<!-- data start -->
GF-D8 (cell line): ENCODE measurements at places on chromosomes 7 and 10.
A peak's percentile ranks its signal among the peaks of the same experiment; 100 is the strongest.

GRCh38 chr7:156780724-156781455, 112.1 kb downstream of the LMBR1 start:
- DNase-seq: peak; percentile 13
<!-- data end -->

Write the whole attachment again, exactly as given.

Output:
GF-D8 (cell line): ENCODE measurements at places on chromosomes 7 and 10.
A peak's percentile ranks its signal among the peaks of the same experiment; 100 is the strongest.

GRCh38 chr7:156780724-156781455, 112.1 kb downstream of the LMBR1 start:
- DNase-seq: peak; percentile 13